III. DISCUSSION

Plaintiff argues that the ALJ's decision should be reversed or remanded because the ALJ failed to sufficiently explain why Plaintiff's impairments did not meet or equal the criteria for: (1) disorders of the spine under Listing 1.04(A); and (2) affective disorders under Listing 12.04.

Before addressing the merits of this appeal, the Court must first address the Commissioner's argument regarding waiver. See Dkt. 23 at 1 n.1. The Commissioner takes issue with the fact that Plaintiff only cited to 13 pages from the record to support his arguments in his opening brief, and therefore, argues Plaintiff has forfeited the right to cite to additional support in his reply brief. The Commissioner is correct that perfunctory and underdeveloped arguments are forfeited on appeal. See Puffer v. Allstate Ins. Co., 675 F.3d 709, 719 (7th Cir. 2012).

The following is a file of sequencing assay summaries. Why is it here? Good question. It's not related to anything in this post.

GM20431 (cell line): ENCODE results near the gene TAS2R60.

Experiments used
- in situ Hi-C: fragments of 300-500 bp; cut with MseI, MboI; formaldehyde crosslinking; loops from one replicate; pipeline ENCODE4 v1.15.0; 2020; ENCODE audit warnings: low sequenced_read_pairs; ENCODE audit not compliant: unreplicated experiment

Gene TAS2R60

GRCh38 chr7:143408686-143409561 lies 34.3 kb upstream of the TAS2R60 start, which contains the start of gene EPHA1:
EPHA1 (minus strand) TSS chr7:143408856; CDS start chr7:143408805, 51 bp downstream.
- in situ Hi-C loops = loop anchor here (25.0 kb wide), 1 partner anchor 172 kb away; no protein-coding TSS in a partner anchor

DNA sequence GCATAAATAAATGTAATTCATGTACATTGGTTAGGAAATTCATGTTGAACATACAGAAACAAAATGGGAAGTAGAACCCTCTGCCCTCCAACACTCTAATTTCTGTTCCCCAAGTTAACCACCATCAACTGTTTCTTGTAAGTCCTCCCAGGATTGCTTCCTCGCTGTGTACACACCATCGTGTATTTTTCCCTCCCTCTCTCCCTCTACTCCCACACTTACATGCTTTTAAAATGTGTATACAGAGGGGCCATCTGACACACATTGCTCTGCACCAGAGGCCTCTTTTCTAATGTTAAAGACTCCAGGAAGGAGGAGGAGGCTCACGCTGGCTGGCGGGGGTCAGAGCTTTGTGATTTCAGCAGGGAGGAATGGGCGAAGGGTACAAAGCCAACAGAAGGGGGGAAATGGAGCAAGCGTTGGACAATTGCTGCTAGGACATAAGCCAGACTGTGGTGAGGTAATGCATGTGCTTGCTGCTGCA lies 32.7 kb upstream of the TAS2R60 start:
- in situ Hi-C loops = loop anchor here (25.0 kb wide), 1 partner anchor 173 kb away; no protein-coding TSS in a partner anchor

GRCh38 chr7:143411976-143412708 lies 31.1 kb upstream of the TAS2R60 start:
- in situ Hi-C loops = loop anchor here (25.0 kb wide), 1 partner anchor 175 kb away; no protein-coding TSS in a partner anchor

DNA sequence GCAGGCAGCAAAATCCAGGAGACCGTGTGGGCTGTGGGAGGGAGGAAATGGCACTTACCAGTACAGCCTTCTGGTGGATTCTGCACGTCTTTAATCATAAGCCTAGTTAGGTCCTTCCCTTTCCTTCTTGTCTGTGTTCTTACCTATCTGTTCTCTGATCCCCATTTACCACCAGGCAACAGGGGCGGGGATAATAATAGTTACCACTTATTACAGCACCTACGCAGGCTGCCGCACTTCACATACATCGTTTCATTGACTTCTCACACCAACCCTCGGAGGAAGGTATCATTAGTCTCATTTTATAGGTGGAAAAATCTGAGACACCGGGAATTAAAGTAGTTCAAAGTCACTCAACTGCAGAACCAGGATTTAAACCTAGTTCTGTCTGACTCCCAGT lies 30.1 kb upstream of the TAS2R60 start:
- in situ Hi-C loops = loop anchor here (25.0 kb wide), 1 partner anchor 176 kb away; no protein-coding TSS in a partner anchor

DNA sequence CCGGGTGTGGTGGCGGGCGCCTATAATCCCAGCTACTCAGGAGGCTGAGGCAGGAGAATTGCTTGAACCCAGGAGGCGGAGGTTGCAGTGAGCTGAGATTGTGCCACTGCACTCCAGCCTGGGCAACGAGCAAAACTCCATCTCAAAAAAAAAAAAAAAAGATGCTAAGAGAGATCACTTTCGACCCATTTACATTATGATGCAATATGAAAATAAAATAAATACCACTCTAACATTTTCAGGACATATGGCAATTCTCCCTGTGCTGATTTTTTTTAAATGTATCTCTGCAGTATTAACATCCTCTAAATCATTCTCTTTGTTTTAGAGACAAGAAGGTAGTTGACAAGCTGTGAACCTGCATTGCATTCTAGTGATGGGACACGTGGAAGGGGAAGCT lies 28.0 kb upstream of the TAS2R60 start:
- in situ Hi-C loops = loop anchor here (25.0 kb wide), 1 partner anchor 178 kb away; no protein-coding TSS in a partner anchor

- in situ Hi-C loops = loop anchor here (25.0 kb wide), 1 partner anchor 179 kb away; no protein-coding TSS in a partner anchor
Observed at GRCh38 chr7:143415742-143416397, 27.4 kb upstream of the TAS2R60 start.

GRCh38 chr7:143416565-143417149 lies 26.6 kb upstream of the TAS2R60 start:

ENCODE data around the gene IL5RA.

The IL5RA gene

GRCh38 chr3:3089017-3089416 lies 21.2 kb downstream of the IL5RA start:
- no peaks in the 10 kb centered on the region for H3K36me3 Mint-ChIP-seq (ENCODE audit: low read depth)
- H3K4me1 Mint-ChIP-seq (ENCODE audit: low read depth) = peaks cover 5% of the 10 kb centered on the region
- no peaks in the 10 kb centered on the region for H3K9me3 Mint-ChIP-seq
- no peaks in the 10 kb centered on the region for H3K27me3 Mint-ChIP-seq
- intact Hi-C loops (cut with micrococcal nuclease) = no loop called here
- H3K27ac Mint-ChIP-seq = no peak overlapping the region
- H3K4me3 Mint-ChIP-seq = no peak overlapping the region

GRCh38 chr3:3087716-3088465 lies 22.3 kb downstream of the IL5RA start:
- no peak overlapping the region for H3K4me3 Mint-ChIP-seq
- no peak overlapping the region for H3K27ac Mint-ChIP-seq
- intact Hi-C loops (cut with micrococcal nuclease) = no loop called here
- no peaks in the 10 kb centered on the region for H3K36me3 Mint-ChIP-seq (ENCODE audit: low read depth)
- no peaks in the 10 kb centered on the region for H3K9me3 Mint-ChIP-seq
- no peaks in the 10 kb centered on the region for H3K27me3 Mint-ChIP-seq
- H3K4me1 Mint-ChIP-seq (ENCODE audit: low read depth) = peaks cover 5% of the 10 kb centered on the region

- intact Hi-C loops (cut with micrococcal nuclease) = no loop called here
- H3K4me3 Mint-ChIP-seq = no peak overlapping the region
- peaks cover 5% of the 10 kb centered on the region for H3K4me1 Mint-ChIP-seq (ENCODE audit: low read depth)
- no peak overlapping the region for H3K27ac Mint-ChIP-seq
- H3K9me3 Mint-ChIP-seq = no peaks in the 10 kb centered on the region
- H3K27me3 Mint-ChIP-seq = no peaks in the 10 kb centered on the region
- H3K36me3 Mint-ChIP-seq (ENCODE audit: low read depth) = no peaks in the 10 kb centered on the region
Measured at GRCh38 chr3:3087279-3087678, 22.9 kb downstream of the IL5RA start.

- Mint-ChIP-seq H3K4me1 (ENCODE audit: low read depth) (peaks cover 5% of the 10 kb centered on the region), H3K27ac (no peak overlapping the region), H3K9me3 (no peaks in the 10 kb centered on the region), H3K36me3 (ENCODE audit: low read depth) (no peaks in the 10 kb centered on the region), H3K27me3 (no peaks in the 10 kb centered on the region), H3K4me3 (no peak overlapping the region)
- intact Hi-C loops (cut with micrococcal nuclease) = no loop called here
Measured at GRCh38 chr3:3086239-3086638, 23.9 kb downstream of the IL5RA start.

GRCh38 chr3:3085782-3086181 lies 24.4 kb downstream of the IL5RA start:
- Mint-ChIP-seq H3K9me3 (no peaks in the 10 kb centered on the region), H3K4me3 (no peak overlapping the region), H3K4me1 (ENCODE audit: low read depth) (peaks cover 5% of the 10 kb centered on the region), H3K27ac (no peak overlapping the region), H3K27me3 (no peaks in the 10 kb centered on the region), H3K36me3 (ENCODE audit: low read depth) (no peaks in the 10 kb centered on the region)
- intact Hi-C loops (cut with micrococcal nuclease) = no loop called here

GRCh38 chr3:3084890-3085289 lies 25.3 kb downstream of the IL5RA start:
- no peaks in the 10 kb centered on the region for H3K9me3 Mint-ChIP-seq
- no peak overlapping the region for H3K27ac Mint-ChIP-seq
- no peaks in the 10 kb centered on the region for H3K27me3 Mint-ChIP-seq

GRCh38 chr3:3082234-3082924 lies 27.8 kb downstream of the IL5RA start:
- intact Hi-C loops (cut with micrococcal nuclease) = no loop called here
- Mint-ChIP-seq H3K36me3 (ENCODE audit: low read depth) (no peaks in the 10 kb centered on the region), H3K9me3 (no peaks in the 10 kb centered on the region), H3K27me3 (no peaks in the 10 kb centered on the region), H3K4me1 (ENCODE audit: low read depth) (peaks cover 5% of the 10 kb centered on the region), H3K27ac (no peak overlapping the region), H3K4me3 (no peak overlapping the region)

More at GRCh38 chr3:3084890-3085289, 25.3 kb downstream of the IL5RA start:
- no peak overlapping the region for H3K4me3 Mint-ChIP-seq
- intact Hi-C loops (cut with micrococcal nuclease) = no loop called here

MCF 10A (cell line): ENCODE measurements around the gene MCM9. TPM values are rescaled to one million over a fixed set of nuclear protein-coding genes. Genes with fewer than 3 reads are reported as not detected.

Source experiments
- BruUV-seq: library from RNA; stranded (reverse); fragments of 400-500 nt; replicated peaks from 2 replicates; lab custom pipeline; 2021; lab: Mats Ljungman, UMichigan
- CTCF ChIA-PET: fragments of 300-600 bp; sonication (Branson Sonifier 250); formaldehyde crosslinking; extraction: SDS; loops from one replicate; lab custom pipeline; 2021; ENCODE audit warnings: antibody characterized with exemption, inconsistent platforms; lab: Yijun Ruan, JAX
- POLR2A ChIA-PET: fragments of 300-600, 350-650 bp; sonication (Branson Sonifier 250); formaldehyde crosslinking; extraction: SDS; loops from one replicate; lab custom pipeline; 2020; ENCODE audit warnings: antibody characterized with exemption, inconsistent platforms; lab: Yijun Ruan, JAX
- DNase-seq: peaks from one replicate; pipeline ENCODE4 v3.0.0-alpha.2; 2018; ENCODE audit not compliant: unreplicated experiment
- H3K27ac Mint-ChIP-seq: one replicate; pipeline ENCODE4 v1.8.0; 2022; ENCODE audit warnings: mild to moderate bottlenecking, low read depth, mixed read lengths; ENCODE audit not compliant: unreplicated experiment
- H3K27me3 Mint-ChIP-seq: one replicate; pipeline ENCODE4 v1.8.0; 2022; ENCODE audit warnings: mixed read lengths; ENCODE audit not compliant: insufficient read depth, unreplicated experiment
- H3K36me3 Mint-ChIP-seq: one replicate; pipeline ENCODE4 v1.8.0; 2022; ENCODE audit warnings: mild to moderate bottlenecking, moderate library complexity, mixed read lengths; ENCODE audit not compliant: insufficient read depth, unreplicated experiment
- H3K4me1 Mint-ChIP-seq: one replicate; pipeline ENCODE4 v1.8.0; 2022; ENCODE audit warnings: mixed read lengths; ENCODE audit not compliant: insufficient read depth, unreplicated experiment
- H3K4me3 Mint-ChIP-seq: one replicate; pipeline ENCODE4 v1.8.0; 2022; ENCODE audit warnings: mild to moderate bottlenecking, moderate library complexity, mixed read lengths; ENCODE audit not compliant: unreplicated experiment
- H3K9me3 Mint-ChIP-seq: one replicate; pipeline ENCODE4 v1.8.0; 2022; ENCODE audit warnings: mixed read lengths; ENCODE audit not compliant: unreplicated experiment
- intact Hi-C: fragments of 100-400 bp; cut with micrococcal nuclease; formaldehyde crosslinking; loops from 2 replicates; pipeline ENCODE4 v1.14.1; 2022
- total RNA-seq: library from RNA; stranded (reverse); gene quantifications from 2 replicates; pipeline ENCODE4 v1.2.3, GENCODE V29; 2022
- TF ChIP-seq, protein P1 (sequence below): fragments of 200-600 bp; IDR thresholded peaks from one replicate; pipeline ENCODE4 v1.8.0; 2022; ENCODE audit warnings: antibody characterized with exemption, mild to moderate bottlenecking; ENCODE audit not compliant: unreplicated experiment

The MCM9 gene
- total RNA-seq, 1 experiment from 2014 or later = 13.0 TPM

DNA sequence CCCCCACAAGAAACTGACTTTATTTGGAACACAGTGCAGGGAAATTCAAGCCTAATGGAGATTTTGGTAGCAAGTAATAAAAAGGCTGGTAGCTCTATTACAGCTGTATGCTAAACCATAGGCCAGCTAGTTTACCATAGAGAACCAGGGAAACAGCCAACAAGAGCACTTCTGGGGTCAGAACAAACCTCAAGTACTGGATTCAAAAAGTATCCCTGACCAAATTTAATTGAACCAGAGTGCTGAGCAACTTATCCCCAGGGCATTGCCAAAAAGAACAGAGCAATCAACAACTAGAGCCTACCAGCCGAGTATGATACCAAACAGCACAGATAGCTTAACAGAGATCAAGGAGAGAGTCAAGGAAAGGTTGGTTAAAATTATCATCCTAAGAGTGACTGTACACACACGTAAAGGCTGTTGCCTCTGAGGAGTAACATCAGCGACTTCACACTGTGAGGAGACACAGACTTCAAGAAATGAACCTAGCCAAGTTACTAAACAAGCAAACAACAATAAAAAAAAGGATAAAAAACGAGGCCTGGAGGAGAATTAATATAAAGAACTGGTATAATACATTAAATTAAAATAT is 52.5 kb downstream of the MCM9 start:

The Court notes that Plaintiff's opening and rely briefs are drastically different. In his opening brief, Plaintiff merely outlined several underdeveloped arguments and provided minimal citations to the record and zero analysis of those records. In light of this, the Court came close to finding Plaintiff's arguments forfeited. However, in the interest of justice and because forfeiture would not affect the outcome of this appeal, the Court will consider Plaintiff's ...